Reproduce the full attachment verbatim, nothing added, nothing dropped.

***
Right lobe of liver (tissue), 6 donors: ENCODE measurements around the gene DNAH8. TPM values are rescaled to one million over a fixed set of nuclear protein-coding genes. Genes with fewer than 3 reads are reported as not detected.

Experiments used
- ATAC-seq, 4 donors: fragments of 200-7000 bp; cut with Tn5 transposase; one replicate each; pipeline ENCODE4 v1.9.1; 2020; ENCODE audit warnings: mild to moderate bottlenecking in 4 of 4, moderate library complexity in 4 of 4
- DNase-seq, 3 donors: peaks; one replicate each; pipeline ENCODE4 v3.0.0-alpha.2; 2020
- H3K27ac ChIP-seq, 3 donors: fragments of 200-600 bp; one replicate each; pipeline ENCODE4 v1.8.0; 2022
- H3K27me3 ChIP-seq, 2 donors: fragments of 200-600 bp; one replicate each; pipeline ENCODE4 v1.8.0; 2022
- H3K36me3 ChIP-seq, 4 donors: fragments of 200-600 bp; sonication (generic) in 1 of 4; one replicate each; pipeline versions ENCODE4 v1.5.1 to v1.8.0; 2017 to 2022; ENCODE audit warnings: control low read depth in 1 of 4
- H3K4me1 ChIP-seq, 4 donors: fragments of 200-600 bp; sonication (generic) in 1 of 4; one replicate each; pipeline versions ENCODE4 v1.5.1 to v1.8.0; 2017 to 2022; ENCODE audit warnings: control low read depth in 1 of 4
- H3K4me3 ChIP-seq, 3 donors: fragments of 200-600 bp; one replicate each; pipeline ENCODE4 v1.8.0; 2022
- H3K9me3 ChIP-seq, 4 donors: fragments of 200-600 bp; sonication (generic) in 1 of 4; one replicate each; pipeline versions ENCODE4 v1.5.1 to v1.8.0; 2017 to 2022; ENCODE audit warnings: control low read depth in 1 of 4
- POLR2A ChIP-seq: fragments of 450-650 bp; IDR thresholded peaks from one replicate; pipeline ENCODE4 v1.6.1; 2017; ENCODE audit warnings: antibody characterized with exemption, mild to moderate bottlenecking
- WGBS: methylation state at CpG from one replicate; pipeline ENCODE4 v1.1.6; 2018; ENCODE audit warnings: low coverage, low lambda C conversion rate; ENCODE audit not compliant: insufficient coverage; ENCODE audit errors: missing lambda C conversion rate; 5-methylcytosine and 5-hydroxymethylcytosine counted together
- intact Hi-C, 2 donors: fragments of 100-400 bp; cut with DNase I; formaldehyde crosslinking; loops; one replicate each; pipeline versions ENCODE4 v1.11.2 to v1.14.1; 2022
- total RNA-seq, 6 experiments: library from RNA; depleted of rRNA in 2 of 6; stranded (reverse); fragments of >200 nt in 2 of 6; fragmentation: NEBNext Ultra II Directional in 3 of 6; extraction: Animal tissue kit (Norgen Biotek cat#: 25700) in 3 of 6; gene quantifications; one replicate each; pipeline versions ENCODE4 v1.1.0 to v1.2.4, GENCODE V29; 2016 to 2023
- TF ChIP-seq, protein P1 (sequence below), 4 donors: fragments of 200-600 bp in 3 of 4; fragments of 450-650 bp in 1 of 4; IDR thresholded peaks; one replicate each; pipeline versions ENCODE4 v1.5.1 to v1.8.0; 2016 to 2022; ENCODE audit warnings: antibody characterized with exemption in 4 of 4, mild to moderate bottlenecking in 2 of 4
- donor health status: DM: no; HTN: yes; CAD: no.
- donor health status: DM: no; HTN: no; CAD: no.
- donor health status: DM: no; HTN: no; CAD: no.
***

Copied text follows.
Right lobe of liver (tissue), 6 donors: ENCODE measurements around the gene DNAH8. TPM values are rescaled to one million over a fixed set of nuclear protein-coding genes. Genes with fewer than 3 reads are reported as not detected.

Experiments used
- ATAC-seq, 4 donors: fragments of 200-7000 bp; cut with Tn5 transposase; one replicate each; pipeline ENCODE4 v1.9.1; 2020; ENCODE audit warnings: mild to moderate bottlenecking in 4 of 4, moderate library complexity in 4 of 4
- DNase-seq, 3 donors: peaks; one replicate each; pipeline ENCODE4 v3.0.0-alpha.2; 2020
- H3K27ac ChIP-seq, 3 donors: fragments of 200-600 bp; one replicate each; pipeline ENCODE4 v1.8.0; 2022
- H3K27me3 ChIP-seq, 2 donors: fragments of 200-600 bp; one replicate each; pipeline ENCODE4 v1.8.0; 2022
- H3K36me3 ChIP-seq, 4 donors: fragments of 200-600 bp; sonication (generic) in 1 of 4; one replicate each; pipeline versions ENCODE4 v1.5.1 to v1.8.0; 2017 to 2022; ENCODE audit warnings: control low read depth in 1 of 4
- H3K4me1 ChIP-seq, 4 donors: fragments of 200-600 bp; sonication (generic) in 1 of 4; one replicate each; pipeline versions ENCODE4 v1.5.1 to v1.8.0; 2017 to 2022; ENCODE audit warnings: control low read depth in 1 of 4
- H3K4me3 ChIP-seq, 3 donors: fragments of 200-600 bp; one replicate each; pipeline ENCODE4 v1.8.0; 2022
- H3K9me3 ChIP-seq, 4 donors: fragments of 200-600 bp; sonication (generic) in 1 of 4; one replicate each; pipeline versions ENCODE4 v1.5.1 to v1.8.0; 2017 to 2022; ENCODE audit warnings: control low read depth in 1 of 4
- POLR2A ChIP-seq: fragments of 450-650 bp; IDR thresholded peaks from one replicate; pipeline ENCODE4 v1.6.1; 2017; ENCODE audit warnings: antibody characterized with exemption, mild to moderate bottlenecking
- WGBS: methylation state at CpG from one replicate; pipeline ENCODE4 v1.1.6; 2018; ENCODE audit warnings: low coverage, low lambda C conversion rate; ENCODE audit not compliant: insufficient coverage; ENCODE audit errors: missing lambda C conversion rate; 5-methylcytosine and 5-hydroxymethylcytosine counted together
- intact Hi-C, 2 donors: fragments of 100-400 bp; cut with DNase I; formaldehyde crosslinking; loops; one replicate each; pipeline versions ENCODE4 v1.11.2 to v1.14.1; 2022
- total RNA-seq, 6 experiments: library from RNA; depleted of rRNA in 2 of 6; stranded (reverse); fragments of >200 nt in 2 of 6; fragmentation: NEBNext Ultra II Directional in 3 of 6; extraction: Animal tissue kit (Norgen Biotek cat#: 25700) in 3 of 6; gene quantifications; one replicate each; pipeline versions ENCODE4 v1.1.0 to v1.2.4, GENCODE V29; 2016 to 2023
- TF ChIP-seq, protein P1 (sequence below), 4 donors: fragments of 200-600 bp in 3 of 4; fragments of 450-650 bp in 1 of 4; IDR thresholded peaks; one replicate each; pipeline versions ENCODE4 v1.5.1 to v1.8.0; 2016 to 2022; ENCODE audit warnings: antibody characterized with exemption in 4 of 4, mild to moderate bottlenecking in 2 of 4
- donor health status: DM: no; HTN: yes; CAD: no.
- donor health status: DM: no; HTN: no; CAD: no.
- donor health status: DM: no; HTN: no; CAD: no.